Our second installment of “Beer in Art” is another favorite of mine, and one I’ve seen the original of at a Jasper Johns exhibition at Berkeley I saw in the late 980s with an artist friend of mine. It’s official title is “Painted Bronze,” though most people refer to by what it represents, Ballantine Ale cans. Johns actually cast two beer cans in bronze and then painted them to look precisely like ordinary beer cans. The work stems from 1960, and gave the same treatment to other ordinary objects, such a Savarin coffee can filled with used paint brushes.
One analysis of the work, from US History Companion:
Johns’s views were undoubtedly influenced by the iconoclasm of the earlier dada movement and particularly by his idol, Marcel Duchamp, whom he sought out in 1960. After their initial meeting, Johns made a gesture worthy of Duchamp when he cast two beer cans in bronze and then painted them to look precisely like ordinary beer cans. This triple entendre clearly indicated how deeply Johns was engaged in the criticism of orthodox aesthetics, particularly the aesthetics of gestural painting, which he often parodied.
In an interview from 1974, Johns explains a little bit about the point of Painted Bronze.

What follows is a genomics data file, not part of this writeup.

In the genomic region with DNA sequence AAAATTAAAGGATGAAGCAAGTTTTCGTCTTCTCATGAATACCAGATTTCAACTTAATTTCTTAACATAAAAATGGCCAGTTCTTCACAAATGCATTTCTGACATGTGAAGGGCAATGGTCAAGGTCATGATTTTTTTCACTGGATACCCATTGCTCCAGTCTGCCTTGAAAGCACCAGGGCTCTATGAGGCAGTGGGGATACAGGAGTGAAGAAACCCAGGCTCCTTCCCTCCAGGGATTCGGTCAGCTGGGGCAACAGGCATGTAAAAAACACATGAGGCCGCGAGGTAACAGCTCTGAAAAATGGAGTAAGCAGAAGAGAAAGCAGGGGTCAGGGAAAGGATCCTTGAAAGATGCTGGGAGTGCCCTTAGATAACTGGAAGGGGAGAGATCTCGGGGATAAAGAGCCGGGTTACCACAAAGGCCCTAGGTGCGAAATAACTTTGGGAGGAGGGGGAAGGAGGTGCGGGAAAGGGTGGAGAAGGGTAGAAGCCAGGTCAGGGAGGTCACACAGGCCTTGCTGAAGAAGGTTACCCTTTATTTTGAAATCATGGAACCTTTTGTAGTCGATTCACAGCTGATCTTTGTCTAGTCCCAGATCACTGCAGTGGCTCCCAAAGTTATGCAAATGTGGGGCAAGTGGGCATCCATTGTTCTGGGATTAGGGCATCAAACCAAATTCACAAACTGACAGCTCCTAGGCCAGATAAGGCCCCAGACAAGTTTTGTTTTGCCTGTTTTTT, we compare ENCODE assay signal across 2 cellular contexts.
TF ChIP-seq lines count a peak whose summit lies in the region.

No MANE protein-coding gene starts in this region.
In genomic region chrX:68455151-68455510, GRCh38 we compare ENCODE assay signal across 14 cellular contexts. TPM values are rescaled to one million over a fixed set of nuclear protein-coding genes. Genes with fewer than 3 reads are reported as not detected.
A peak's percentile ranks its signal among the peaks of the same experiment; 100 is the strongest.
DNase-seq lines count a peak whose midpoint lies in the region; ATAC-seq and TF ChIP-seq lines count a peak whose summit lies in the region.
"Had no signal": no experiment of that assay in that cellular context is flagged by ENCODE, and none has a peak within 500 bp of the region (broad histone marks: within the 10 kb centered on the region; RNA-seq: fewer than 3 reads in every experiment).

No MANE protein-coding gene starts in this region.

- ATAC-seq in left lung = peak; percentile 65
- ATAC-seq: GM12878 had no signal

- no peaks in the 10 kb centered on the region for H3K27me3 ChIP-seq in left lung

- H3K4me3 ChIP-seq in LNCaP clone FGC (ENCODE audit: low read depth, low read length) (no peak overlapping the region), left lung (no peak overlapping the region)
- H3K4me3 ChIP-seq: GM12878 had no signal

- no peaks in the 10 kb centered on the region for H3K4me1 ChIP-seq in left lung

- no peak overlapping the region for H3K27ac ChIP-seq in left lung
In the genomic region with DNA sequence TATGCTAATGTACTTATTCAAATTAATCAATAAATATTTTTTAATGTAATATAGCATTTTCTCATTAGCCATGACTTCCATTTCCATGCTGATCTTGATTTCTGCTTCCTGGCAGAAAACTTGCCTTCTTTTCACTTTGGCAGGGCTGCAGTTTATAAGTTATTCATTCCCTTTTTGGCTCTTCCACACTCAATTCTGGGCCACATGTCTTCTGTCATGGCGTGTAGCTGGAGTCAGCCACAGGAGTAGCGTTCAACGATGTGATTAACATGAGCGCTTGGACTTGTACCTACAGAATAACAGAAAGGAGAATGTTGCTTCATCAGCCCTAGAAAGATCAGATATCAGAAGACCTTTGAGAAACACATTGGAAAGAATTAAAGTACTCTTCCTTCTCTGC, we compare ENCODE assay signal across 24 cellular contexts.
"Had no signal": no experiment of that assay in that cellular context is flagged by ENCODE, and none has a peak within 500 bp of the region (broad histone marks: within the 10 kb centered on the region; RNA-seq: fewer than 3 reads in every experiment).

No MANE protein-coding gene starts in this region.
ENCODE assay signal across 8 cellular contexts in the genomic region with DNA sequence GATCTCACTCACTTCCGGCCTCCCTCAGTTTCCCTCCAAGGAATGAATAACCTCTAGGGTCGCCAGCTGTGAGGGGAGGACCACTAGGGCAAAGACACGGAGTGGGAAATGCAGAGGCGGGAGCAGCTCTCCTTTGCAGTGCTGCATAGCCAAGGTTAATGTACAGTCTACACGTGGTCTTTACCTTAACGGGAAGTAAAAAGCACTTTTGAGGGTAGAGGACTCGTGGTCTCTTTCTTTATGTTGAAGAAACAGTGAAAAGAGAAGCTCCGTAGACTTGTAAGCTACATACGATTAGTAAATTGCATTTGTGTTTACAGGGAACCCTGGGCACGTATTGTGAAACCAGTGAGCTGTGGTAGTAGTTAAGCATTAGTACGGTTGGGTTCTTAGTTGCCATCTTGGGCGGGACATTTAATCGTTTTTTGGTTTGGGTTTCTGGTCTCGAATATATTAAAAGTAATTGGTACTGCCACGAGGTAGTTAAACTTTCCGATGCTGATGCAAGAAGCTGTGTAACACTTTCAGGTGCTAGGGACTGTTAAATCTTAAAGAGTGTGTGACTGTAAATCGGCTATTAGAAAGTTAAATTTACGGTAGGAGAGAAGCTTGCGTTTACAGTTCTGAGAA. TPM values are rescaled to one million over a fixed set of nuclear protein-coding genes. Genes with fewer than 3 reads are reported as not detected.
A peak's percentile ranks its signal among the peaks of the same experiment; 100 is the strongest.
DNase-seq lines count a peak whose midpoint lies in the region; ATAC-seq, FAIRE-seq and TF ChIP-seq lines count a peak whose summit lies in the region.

Painted Bronze, two cans of Ballantine Ale cast in bronze, was one in a series of sculptures that came to define Johns’ theories of reality; like the pop art that followed it, his experiments with context sought to reconstitute “ordinary” objects in such a way as to highlight the power of the perceptual over the physical world. In 1964 he explained, as fulsomely as he ever would, what it was he was trying to do: “I am concerned with a thing’s not being what it was, with its becoming something other than what it is, with any moment in which one identifies a thing precisely and with the slipping away of that moment.”
Although there’s nothing about this work, Wikipedia has a good overview of Jasper johns, as does Answers.com. Also, the overview at Area of Design includes a few of his representative works throughout his career.